Freddie Castillo v. Loretta Lynch, No. 15-60094 (5th Cir. 2016)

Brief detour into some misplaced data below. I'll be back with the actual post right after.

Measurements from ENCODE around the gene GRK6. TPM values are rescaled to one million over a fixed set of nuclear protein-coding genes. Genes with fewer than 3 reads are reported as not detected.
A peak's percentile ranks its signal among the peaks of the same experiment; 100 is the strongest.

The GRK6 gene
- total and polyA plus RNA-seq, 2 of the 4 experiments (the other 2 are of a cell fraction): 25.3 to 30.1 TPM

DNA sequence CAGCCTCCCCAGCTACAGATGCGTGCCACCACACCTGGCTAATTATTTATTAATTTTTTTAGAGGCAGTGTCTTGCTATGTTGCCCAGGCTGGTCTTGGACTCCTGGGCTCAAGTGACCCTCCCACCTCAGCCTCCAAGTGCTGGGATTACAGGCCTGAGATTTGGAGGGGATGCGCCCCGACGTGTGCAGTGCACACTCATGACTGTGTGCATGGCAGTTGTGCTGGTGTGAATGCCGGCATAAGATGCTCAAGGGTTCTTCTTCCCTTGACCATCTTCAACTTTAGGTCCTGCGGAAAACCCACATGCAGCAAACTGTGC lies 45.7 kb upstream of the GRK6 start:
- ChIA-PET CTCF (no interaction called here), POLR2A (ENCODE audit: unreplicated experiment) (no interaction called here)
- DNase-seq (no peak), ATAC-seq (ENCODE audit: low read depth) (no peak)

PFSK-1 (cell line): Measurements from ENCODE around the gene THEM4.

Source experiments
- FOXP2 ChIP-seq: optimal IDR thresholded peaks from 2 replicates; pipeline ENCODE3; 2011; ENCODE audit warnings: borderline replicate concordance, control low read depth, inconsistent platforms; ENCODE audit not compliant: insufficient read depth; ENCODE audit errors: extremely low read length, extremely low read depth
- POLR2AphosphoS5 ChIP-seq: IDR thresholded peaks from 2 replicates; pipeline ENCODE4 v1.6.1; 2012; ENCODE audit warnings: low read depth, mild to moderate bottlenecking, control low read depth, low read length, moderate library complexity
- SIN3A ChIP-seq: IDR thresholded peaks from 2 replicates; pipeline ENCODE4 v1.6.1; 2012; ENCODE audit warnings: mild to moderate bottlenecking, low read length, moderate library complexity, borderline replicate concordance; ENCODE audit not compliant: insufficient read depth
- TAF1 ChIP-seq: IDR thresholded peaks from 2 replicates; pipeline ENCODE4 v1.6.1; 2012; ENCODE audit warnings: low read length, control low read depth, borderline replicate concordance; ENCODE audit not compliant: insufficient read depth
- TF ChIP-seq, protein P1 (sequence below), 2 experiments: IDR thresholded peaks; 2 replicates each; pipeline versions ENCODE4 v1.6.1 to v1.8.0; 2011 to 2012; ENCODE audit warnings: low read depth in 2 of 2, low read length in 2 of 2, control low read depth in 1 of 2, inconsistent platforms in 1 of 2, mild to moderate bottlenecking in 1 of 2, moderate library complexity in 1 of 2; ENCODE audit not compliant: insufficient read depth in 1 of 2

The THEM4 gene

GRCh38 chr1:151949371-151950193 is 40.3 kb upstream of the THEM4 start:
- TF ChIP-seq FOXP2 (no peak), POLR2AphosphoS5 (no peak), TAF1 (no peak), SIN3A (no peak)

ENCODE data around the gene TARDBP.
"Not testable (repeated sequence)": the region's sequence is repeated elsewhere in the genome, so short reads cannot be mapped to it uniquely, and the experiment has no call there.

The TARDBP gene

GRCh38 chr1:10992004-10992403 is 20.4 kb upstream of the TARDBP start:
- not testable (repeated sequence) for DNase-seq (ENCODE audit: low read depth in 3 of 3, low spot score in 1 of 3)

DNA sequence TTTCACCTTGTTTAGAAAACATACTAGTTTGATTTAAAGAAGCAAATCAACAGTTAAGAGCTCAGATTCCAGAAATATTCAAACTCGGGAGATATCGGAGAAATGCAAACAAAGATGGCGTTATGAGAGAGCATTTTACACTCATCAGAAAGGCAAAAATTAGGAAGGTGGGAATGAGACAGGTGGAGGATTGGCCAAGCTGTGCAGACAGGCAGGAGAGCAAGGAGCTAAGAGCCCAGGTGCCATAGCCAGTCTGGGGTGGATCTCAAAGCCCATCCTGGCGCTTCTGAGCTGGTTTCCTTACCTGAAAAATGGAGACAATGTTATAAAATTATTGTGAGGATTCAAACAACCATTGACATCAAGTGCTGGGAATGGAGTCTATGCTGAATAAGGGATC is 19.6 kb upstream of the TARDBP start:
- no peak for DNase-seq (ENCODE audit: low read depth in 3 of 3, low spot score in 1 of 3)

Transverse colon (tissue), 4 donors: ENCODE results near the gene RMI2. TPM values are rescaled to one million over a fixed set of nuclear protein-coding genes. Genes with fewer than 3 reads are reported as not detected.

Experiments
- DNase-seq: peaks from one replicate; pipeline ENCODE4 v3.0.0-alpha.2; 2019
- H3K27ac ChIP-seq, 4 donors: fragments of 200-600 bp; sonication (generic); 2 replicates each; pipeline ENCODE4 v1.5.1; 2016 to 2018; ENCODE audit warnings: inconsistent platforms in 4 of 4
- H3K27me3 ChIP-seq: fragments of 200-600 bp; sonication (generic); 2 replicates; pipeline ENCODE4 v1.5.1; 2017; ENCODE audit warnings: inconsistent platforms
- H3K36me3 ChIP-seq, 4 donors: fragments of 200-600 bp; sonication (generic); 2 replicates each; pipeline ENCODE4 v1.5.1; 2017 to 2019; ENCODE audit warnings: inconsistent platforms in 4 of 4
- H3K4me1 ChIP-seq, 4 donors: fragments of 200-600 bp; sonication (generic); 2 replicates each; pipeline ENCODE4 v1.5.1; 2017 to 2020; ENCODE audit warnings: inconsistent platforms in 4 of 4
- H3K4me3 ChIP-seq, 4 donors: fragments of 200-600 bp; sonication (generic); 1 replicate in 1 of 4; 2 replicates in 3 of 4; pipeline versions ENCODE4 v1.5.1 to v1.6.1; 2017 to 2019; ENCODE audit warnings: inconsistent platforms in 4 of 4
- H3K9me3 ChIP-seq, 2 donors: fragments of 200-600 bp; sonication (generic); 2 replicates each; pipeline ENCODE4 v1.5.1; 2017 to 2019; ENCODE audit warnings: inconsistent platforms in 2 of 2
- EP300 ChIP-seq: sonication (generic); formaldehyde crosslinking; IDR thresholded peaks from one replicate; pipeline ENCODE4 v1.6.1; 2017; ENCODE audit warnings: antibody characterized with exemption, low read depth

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Case: 15-60094 Document: 00513531023 Page: 1 Date Filed: 06/02/2016 IN THE UNITED STATES COURT OF APPEALS FOR THE FIFTH CIRCUIT United States Court of Appeals Fifth Circuit No. 15-60094 Summary Calendar FILED June 2, 2016 Lyle W. Cayce Clerk FREDDIE BALMORE CASTILLO, also known as Fredis Castillo, Petitioner v. LORETTA LYNCH, U.S. ATTORNEY GENERAL, Respondent Petition for Review of an Order of the Board of Immigration Appeals BIA No. A090 472 547 Before DAVIS, JONES, and GRAVES, Circuit Judges. PER CURIAM: * Freddie Balmore Castillo petitions for review of the decision of the Board of Immigration Appeals (BIA) denying his motion to reconsider its denial of his untimely motion to reopen his removal proceedings. Castillo argues that the BIA erred in declining to exercise its sua sponte authority to reopen removal proceedings and that, in the alternative, he was entitled to equitable tolling. Pursuant to 5TH CIR. R. 47.5, the court has determined that this opinion should not be published and is not precedent except under the limited circumstances set forth in 5TH CIR. R. 47.5.4. * Case: 15-60094 Document: 00513531023 Page: 2 Date Filed: 06/02/2016 No. 15-60094 We lack jurisdiction to review the BIA’s discretionary decision whether to exercise its sua sponte authority to reopen removal proceedings. See Enriquez-Alvarado v. Ashcroft, 371 F.3d 246, 249-50 (5th Cir. 2004). Insofar as Castillo argues that we retain jurisdiction because the BIA’s discretionary denial of relief violated his constitutional due process rights by denying him a hearing on the merits of his cancellation of removal application, Castillo received a full and fair immigration hearing and “discretionary relief from removal . . . is not a liberty or property right that requires due process protection.” Ahmed v. Gonzales, 447 F.3d 433, 440 (5th Cir. 2006). Moreover, contrary to Castillo’s assertion, our jurisdiction is not restored by a “gross miscarriage of justice” claim. See 8 C.F.R. § 1003.2(a). Castillo’s reliance on Ramirez-Molina v. Ziglar, 436 F.3d 508 (5th Cir. 2006), and Lara v. Trominski, 216 F.3d 487 (5th Cir. 2000), is misplaced because these cases did not address whether we had jurisdiction to review a decision by the BIA not to exercise its sua sponte authority to reopen immigration proceedings but, instead, considered whether a federal court has jurisdiction to consider an alien’s collateral challenge to the reinstatement of a prior removal order. See Ramirez-Molina, 436 F.3d at 510-15; Lara, 216 F.3d at 492-95. Indeed, Castillo fails to cite any authority suggesting a “gross miscarriage of justice” exception to our lack of jurisdiction over the BIA’s failure to reopen proceedings sua sponte. Even if such an exception existed, Castillo does not explain how he suffered a gross miscarriage of justice. See Ramirez-Molina, 436 F.3d at 514-15 (noting that there is no precise standard for determining what constitutes a gross miscarriage of justice and dismissing petition for lack of jurisdiction after concluding that petitioner had not demonstrated a gross miscarriage of justice). 2 Case: 15-60094 Document: 00513531023 Page: 3 Date Filed: 06/02/2016 No. 15-60094 Additionally, we note that even if the immigration statutes are subject to equitable tolling, Castillo has failed to show that such tolling would apply. See Mata v. Lynch, 135 S. Ct. 2150, 2156 & n.3 (2015) (expressing no opinion as to whether the immigration statutes allow equitable tolling). Castillo did not expressly argue before the BIA that the applicable time limitations for filing his motion to reopen should be equitably tolled and does not adequately argue in his petition for review that he is entitled to equitable tolling. See Stroman v. Thaler, 603 F.3d 299, 302 (5th Cir. 2010) (noting that the burden of establishing equitable tolling rests with the petitioner). Accordingly, the petition for review is DENIED in part and DISMISSED in part for lack of jurisdiction. 3